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Every month, TAB editor Kristin will be sharing her thoughts on five titles from our… Read More

June 1, 2016

Reading Resolution Revisited: I Will Read a Graphic Novel

I’ve put it off for as long as I could, but it’s finally time to face my most-feared Reading Resolution:  #6: I will read a graphic novel.

Don’t get me wrong—I think graphic novels are awesome. They’re great tools for inspiring reluctant readers to read at or above grade level, and they encourage expansion into lots of different genres. Given the popularity of books like Sistersnot to mention the critical acclaim this year for This One Summer and El Deafo—graphic novels are finally getting the praise they deserve.

However, I just wasn’t sure that this particular format was for me. I do most of my reading standing up on a subway car, and and those glossy, brightly colored pages aren’t easy to flip through. (Seriously, why does a graphic novel weigh 17 times as much as a prose novel?) I have trouble getting myself to slow down and actually look at the pictures, as opposed to just reading the dialogue, and then I find myself missing most of the joy of graphic novels.


But I’m not one to back down from a challenge, so although it took me until mid-March to get to a New Year’s resolution, I did get there in the end. I decided to take a look at one of this year’s Newbery Honor winners: El Deafo. Here’s what I learned in the process:

1. Graphic novels still weigh the same mysterious amount they always have. The key to counteracting this is choosing an enthralling story that will take your mind off any earthly discomforts (and maybe another key is to spend a little more time at the gym. Come on, self, it’s a book, not a bag of bricks).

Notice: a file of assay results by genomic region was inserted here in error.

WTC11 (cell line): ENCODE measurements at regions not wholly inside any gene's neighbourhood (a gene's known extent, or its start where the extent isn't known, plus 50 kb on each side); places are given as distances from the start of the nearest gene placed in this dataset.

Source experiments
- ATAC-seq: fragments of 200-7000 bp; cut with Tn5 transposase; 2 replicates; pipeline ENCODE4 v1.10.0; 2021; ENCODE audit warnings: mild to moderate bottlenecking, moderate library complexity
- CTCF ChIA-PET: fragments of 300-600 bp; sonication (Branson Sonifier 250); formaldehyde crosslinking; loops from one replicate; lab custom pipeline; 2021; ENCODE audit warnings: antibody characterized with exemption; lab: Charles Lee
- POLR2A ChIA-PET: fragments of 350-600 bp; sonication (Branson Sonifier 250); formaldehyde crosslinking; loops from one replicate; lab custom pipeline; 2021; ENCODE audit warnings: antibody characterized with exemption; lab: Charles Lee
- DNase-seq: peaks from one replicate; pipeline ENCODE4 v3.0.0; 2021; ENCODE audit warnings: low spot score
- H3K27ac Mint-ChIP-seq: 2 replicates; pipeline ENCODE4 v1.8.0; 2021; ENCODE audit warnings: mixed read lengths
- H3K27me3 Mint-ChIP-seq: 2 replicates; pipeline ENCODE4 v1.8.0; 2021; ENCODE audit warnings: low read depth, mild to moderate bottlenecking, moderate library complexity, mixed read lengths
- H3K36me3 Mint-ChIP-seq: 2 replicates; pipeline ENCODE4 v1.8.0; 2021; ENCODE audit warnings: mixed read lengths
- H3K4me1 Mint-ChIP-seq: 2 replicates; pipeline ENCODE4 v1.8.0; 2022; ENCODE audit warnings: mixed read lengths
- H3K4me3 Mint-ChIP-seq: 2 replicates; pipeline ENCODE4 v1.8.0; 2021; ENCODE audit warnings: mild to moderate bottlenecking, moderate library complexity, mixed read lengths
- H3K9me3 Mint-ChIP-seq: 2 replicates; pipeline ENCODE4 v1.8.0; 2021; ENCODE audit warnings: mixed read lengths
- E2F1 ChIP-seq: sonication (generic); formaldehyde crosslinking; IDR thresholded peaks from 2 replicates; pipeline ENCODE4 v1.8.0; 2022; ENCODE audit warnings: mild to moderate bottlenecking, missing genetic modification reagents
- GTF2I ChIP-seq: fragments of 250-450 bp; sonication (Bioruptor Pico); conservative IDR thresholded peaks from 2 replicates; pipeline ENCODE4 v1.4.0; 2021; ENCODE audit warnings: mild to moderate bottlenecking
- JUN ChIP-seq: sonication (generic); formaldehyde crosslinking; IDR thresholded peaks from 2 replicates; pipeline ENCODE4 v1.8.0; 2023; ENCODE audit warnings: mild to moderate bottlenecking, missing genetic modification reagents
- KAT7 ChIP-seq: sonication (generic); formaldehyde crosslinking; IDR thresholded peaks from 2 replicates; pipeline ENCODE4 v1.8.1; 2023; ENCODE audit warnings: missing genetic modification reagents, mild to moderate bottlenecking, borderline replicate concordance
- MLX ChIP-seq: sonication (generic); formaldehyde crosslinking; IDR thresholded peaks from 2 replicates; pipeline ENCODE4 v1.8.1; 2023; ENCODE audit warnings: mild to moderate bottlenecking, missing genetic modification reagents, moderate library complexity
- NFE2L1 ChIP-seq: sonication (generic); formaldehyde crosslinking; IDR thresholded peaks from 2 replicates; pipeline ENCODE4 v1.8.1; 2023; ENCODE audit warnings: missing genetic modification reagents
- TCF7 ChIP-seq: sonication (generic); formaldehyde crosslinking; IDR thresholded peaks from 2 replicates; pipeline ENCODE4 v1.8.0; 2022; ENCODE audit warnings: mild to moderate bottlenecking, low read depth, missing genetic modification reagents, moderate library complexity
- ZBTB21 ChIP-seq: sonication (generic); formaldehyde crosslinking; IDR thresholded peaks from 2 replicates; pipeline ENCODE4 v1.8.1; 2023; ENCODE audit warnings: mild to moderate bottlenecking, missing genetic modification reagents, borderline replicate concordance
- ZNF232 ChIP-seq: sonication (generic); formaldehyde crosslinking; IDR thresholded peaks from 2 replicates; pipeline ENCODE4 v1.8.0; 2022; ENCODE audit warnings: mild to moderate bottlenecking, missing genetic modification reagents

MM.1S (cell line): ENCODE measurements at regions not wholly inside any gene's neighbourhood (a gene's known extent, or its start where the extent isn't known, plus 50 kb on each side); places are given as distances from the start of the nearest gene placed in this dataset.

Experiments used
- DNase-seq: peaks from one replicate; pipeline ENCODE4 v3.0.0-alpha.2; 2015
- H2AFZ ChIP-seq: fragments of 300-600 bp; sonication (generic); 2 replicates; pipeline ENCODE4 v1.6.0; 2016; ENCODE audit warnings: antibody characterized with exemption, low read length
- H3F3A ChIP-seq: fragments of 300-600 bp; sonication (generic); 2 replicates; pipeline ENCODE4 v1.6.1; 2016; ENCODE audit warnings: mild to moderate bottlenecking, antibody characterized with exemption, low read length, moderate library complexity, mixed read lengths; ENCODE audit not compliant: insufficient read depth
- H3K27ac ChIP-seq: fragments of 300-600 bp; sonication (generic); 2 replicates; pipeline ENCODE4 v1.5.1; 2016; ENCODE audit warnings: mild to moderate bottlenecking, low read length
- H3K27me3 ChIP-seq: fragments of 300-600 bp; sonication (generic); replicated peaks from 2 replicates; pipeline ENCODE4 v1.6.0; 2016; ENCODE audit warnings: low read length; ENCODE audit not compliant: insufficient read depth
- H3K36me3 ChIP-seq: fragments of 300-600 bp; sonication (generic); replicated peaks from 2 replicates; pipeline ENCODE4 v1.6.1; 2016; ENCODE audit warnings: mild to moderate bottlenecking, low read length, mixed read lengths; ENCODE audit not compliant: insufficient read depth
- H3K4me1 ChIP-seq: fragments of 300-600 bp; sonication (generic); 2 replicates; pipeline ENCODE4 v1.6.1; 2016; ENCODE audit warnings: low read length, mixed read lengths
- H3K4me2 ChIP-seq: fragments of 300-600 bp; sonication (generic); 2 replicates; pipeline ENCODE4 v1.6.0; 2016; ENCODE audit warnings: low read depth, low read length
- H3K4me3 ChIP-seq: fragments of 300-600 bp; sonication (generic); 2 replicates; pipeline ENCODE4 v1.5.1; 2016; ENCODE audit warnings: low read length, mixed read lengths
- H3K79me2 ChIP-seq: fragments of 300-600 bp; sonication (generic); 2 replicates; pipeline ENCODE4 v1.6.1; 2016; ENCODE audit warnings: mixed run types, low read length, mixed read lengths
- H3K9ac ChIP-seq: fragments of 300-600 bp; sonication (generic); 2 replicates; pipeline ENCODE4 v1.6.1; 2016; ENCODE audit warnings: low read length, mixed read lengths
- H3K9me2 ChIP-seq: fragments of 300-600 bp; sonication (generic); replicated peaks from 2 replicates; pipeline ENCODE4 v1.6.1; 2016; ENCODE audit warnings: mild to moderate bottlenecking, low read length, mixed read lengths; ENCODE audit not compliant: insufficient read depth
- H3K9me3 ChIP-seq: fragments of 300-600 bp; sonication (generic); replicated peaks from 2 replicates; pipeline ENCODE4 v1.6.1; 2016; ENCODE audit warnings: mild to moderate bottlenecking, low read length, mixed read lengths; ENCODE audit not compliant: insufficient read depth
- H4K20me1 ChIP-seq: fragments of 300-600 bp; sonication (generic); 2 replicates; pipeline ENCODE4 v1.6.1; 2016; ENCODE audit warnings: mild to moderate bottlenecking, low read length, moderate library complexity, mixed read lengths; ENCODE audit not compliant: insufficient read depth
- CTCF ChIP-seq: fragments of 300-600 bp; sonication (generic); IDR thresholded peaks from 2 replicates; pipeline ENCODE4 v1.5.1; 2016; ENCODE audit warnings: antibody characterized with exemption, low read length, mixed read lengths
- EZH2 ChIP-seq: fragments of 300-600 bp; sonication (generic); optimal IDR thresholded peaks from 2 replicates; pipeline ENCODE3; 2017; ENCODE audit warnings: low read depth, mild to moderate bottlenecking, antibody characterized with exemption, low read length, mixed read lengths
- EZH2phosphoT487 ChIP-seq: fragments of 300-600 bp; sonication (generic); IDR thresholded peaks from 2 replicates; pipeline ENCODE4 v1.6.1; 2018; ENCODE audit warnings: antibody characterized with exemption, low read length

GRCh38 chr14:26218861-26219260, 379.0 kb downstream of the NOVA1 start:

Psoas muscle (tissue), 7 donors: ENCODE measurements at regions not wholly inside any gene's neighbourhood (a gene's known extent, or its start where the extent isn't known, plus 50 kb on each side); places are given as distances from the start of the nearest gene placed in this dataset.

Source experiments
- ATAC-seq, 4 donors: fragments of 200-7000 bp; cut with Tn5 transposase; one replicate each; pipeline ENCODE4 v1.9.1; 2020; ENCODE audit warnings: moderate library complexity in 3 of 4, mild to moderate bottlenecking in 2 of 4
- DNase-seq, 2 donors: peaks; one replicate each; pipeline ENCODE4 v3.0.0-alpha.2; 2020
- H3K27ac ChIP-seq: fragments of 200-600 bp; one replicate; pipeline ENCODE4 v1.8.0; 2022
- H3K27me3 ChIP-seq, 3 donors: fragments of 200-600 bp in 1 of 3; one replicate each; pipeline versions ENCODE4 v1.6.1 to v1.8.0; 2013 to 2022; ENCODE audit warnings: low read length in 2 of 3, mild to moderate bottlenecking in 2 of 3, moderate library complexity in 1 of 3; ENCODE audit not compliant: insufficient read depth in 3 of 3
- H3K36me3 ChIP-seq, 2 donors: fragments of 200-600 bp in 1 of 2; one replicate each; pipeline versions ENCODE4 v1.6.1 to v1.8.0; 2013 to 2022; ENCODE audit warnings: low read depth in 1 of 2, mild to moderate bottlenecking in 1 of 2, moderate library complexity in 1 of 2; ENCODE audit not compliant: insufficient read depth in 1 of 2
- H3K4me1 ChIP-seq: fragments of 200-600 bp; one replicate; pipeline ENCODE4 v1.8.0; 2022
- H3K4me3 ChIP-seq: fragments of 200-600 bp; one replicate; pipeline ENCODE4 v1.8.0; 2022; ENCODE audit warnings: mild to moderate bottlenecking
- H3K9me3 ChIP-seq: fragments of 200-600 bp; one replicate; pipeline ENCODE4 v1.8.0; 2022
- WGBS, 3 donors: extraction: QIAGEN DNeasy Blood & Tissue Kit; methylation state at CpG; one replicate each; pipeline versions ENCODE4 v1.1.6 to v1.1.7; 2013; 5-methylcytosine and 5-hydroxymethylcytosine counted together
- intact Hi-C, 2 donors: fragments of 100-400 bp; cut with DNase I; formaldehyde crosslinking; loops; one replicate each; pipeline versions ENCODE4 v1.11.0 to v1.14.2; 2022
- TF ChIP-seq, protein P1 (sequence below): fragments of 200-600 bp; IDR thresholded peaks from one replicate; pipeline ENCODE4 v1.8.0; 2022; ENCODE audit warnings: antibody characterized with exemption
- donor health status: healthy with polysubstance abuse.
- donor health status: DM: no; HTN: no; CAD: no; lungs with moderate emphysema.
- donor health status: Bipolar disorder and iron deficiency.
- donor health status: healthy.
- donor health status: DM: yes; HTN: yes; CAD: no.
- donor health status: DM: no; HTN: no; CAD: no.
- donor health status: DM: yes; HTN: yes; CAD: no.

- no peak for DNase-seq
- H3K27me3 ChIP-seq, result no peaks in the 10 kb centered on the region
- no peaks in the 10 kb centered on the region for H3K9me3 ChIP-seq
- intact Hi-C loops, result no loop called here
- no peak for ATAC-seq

2. I’m not normally a huge fan of nonfiction, biographies, or even realistic family and friendship stories (give me more dragons!).  What I loved about El Deafo is that difficult “real life” topics are hidden among among adorable bunny rabbits—and, even better, adorable superhero bunny rabbits! The visual separation between regular Cece and El Deafo—her super alter ego—is clear, offering a perspective that plain text would not provide, and the shift between the realistic and not-so-realistic elements is clear too.

3. Rather than admitting to having procrastinated, I can say that I deliberately waited until now to read El Deafo because March 13th marked the start of Deaf History Month. This month-long celebration of Deaf history and awareness of American Deaf culture is tied to the founding of Gallaudet University, the first American institution for educating students who are deaf or hard of hearing. El Deafo shows us a protagonist who refuses to be held back by her differences—instead, they become her superpower!

4. There’s no such thing as reading a graphic novel too fast, because graphic novels are perfect for re-reads! Rather than pressuring myself to read as slowly as possible, which drives me crazy, I instead decided to read it a few times: once focusing mostly on text, once on images, and once on both together. Because I knew the story pretty well by Round 3, I didn’t feel bogged down by my own reading style.


So there: my reading resolution is complete. I’m not sure it changed me into a die-hard graphic novel fan, but it was a welcome reminder that I shouldn’t assume I won’t like a book just because of its format. Have you tackled anything from our reading resolutions list yet? Don’t worry—there’s still plenty of time left…


About the Author: Nicole is the merchandising manager for the 5th Graders and Middle Schoolers Reading Club catalogs. 


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March 23, 2015